Commentary
By Dani Gabriel 12-06-2018

I have spent the past few months asking secular and faith-based organizers about how they work together and what their priorities are. As part of my series of interviews about faith and community organizing, I interviewed Rev. Deborah Lee, executive director of Interfaith Movement for Human Integrity, about the impact of interfaith organizing and opportunities for people of faith to act for immigration justice now, particularly with the asylum seekers at the border.

This interview has been lightly edited for clarity and length.

Dani Gabriel, Sojourners: Will you tell me a little bit about Interfaith Movement?

Rev. Deborah Lee, Interfaith Movement for Human Integrity: The Interfaith Movement for Human Integrity is a California-based organization with its roots in the movement and the ministries to support immigrants during Prop 187 in California and in the movements to support low-wage workers in the 90s. In the present day, we're working on bringing out the faith voice around immigrant justice and around ending mass incarceration.

Gabriel: What is the biggest immigration crisis you see right now?

Lee: The biggest immigration crisis is that immigration is being criminalized. We are in an immigration exclusion period. We are in a period of exclusion, not only in the Muslim ban, but in denying people the rights to apply for asylum, which is their national and international right. And then there are people who are already here and who have been living among us who are being banned and excluded from being full members of our society, being able to participate and to live without fear.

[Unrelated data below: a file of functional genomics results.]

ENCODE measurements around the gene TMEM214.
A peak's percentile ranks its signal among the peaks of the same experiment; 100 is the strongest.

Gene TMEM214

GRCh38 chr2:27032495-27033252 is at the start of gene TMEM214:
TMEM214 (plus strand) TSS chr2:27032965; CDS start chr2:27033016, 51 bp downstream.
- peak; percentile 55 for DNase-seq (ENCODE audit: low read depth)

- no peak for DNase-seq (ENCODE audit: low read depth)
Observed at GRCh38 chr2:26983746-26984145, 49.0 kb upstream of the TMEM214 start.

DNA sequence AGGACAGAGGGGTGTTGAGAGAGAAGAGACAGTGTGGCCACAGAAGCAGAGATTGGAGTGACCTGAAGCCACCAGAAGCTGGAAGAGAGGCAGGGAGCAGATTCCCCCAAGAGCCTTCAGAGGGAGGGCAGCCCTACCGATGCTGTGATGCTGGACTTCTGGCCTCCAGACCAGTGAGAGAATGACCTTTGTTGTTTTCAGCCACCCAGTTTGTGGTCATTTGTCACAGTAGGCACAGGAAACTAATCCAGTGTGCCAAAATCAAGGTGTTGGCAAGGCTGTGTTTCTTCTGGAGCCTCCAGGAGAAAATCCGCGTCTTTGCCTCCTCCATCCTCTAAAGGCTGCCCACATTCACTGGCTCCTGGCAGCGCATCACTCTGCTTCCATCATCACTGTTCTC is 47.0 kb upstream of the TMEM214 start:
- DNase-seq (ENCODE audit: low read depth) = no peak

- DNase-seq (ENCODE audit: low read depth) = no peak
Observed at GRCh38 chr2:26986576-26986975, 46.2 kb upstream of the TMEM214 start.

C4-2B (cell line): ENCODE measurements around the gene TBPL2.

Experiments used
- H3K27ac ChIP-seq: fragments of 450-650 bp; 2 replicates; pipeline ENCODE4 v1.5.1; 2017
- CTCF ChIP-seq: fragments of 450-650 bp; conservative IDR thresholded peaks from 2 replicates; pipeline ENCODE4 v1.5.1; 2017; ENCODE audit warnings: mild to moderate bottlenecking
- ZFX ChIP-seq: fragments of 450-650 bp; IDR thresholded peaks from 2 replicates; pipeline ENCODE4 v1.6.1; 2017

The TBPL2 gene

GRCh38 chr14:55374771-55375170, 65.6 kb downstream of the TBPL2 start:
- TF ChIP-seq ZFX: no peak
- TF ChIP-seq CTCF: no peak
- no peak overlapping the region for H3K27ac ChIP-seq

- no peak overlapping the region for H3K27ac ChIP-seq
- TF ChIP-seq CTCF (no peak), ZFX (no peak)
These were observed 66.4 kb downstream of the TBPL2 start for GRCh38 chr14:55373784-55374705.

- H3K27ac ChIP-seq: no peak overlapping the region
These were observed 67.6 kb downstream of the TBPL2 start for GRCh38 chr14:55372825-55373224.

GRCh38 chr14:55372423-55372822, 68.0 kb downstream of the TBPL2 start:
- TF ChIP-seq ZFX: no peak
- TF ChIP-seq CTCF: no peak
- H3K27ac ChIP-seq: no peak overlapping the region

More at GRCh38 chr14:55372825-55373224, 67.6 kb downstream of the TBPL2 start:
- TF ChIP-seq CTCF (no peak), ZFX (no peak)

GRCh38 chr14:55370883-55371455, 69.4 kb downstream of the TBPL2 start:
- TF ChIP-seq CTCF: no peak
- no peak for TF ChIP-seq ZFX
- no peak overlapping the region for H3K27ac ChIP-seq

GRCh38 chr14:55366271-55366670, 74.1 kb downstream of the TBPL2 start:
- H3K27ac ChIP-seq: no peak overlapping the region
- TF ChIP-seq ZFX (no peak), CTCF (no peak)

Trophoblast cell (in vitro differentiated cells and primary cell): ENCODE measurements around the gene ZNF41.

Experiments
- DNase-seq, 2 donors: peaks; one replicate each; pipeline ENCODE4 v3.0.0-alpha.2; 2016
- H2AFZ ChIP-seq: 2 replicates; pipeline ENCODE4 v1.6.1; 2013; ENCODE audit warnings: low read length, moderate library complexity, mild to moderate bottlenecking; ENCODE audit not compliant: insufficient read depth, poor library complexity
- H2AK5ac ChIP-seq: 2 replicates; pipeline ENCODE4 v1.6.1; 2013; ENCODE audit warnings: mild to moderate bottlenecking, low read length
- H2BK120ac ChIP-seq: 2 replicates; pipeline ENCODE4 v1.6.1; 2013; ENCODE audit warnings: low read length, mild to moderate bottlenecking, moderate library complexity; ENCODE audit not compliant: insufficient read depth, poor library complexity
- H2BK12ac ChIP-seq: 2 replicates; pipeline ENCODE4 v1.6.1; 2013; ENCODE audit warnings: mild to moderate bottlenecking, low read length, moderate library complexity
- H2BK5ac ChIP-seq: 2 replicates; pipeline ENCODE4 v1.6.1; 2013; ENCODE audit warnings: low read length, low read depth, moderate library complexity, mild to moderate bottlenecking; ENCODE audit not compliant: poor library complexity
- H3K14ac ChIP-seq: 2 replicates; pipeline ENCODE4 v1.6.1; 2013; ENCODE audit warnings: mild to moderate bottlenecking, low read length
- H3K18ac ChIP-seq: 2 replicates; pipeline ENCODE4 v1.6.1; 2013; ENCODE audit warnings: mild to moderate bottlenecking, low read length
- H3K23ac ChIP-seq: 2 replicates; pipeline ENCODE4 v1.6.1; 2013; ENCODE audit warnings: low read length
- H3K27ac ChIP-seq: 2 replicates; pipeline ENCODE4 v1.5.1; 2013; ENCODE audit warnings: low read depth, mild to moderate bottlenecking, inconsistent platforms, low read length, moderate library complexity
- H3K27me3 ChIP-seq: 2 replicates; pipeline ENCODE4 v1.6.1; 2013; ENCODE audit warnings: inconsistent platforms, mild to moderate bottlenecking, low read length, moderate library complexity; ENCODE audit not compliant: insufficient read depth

So I think that that's the biggest crisis, that we're really living in this period where immigrants are being criminalized, with actual sentences and with actual jail time and with the immigration prisons that we have, over 200 immigration prisons across the country.

We have to really flip the way we're seeing this. Immigrants are bringing and contributing and seeking what we all seek as human beings, seeking some of the very basics in life. The danger right now is this barrier, this border that's being created, not just physically between our country and other countries, but this border in people's hearts. This border of us and them, this border of who can be part of America and who can't be, who could be part of my family who can't be. We're at such a fundamental values level where this is being fought out. We’re in a battle over which values we are going to stake into. Are they values of generosity?

Gabriel: What is unique about interfaith organizing specifically?

Lee: It's about doing organizing in a way that builds beloved community. The other thing about Interfaith Organizing that's special, of course, is that bringing together people of different faiths helps us touch into the depth of different faith traditions. We get to learn about faith traditions that aren't our own. Different faith traditions bring different gifts. When we come together around a particular issue, it's really powerful. What I hear from a lot of politicians, because we take a lot of interfaith delegations to meet with politicians and elected officials and decision-makers, is that they don't get to see faith communities working together a lot. There’s a power in them seeing that we are coming together, that there's something that's very clear and uniting us across our traditions. It’s a powerful message to decision makers to see that despite our different cultures and religions, we share some common principles and values and we're inviting them into that as well.